Update Report No.5: Zimbabwe
On 19 May 2005 the Zimbabwean government launched Operation Murambatsvina (Restore Order) to “enforce by-laws,” remove criminal elements from the cities and return people to their “rural origins.” The operation employed the police force and army in a programme of evictions and demolitions of unauthorised housing, together with actions against informal traders, throughout Zimbabwe’s urban areas. Of the population of approximately 12.7 million people, the UN estimated that the operation had rendered 570,000 people homeless, deprived 98,000 people of their direct livelihood and directly or indirectly affected 2.4 million people. The corresponding government reconstruction initiative, Operation Garikai/Hlalani Kuhle (Live Well), has constructed only 5,000 houses since it was launched on 9 July 2005. Some of the displaced are now returning to re-establish their informal settlements in the urban areas.
The evictions and displacements took place in the context of high political polarisation in Zimbabwe following the formation of the Movement for Democratic Change (MDC) as an opposition political party in 1999 and the subsequent statutory limitations on freedoms of expression, assembly, movement and association, including restrictions on the press. It has been noted that the urban poor tend to support the MDC opposition rather than President Robert Mugabe and his Zanu-PF party. The MDC won all urban seats in Harare and Bulawayo in the 2000 parliamentary elections, and again won most of the urban seats in the controversial March 2005 poll. Zimbabwe has further suffered prolonged political violence and humanitarian and economic crises, including high levels of inflation, extreme unemployment, food and fuel shortages, a high prevalence of HIV/AIDS and high levels of displacement following the “fast track” land reform programme that the government began in 2000.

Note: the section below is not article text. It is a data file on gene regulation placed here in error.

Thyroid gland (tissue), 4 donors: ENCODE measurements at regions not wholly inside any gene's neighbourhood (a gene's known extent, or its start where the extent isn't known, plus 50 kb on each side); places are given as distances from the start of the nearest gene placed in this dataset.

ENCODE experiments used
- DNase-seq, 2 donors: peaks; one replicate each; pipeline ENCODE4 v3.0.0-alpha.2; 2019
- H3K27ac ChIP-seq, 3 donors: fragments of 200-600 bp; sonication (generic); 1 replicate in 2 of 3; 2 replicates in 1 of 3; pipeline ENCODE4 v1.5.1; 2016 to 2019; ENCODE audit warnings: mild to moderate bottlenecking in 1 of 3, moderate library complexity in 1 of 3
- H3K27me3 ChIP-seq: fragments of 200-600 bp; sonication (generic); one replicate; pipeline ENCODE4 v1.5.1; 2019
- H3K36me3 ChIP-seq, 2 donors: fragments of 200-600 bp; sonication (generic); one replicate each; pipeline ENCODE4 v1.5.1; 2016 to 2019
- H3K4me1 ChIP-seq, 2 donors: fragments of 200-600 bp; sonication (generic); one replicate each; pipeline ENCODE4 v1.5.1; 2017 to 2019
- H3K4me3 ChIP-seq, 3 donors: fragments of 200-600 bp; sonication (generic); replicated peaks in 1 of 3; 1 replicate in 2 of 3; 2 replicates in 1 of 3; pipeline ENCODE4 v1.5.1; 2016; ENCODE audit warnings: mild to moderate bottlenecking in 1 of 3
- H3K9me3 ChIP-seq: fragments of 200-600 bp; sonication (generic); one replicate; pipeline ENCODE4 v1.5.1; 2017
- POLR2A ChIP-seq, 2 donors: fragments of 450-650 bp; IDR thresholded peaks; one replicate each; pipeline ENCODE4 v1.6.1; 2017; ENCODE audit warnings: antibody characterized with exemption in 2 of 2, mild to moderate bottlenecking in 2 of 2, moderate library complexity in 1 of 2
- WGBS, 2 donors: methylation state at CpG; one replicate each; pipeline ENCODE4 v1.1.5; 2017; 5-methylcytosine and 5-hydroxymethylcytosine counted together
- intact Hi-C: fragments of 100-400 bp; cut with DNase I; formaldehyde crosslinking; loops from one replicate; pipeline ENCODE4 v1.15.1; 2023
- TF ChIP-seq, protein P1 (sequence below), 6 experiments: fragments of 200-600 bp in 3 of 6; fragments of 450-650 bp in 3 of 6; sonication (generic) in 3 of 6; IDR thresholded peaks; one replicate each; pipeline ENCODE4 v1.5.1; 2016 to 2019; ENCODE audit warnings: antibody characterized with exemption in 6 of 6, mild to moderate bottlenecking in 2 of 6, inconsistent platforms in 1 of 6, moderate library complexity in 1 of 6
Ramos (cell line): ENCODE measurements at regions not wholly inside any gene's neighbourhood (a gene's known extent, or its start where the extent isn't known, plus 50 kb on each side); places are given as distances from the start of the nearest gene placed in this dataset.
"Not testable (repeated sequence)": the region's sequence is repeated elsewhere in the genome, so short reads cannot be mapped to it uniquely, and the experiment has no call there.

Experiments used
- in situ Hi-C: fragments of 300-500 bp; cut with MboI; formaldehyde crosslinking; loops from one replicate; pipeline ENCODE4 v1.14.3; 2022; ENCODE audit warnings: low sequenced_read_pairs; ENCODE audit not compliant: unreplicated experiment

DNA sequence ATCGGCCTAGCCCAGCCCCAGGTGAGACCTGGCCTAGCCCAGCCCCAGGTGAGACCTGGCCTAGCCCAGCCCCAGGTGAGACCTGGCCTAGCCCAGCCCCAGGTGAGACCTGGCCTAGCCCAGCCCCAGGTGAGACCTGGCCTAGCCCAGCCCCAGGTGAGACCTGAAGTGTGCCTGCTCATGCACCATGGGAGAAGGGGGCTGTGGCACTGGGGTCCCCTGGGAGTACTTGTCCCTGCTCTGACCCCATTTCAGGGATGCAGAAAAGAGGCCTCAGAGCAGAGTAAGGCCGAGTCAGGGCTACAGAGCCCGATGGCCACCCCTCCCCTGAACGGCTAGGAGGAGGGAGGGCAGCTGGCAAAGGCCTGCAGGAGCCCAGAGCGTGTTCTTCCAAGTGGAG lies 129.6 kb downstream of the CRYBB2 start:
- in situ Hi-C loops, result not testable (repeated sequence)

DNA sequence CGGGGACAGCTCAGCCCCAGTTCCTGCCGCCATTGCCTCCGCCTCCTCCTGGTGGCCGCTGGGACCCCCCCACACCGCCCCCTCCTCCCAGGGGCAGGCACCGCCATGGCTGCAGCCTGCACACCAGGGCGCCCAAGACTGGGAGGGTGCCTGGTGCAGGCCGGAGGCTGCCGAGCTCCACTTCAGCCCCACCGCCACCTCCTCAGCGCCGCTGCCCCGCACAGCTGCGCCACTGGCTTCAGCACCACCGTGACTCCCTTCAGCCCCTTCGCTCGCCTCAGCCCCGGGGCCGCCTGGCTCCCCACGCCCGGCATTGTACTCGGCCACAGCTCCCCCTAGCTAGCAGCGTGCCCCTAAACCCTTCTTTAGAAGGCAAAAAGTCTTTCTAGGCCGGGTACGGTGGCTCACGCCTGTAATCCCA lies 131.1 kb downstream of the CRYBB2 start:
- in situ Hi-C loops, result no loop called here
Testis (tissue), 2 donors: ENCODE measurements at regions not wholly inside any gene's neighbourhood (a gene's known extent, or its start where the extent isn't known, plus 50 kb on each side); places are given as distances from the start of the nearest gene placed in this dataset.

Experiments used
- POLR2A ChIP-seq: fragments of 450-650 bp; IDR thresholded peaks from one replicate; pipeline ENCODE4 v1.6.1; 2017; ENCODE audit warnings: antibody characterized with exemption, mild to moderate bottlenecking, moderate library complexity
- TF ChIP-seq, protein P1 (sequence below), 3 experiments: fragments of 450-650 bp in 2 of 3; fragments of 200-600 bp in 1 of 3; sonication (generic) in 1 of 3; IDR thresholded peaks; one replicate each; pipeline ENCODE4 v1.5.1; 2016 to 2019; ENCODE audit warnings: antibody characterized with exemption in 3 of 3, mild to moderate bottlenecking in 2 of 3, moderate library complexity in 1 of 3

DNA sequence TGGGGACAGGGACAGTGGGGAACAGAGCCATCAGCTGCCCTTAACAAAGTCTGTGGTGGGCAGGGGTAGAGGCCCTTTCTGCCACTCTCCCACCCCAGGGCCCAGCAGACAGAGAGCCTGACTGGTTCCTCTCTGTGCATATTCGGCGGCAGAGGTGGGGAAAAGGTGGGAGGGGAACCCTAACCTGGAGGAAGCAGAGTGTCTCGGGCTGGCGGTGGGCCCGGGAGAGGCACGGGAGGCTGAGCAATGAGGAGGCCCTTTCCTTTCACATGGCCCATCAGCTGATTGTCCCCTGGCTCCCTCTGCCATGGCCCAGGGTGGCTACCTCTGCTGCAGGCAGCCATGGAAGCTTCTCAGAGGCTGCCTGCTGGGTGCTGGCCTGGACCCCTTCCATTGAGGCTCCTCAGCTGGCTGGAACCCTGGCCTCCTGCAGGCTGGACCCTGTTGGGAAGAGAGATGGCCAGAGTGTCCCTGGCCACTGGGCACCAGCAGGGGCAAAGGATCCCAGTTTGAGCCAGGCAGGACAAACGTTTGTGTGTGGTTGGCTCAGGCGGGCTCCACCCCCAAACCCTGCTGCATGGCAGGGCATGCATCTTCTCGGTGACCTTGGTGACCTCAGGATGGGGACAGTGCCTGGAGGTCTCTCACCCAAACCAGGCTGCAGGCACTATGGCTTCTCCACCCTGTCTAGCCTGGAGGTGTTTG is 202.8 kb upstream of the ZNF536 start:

On 20 June 2005 the Secretary-General, acting on an agreement with President Mugabe, appointed Anna Kajumulo Tibaijuka, the Executive Director of the UN Human Settlements Programme (UN-Habitat), as a special envoy to investigate the extent and impact of the evictions and the capacity of the government and the humanitarian community to respond to them. The special envoy delivered her report on 22 July, alleging the Zimbabwean government’s “indifference to human suffering” and disregard of “several provisions of national and international legal frameworks.” Her report made a number of recommendations to the Government of Zimbabwe, several of which involved the assistance of the UN.
On 26 July, Australia, Canada and New Zealand addressed a letter to the President of the Council emphasising the special envoy’s finding of “the failure of the Government of Zimbabwe to protect its people,” stressing “the linkage between humanitarian and human rights crises and peace and security,” and calling for the Security Council “to be seized of the situation as a matter of urgency and to engage actively with the Government of Zimbabwe to bring an end to this situation.”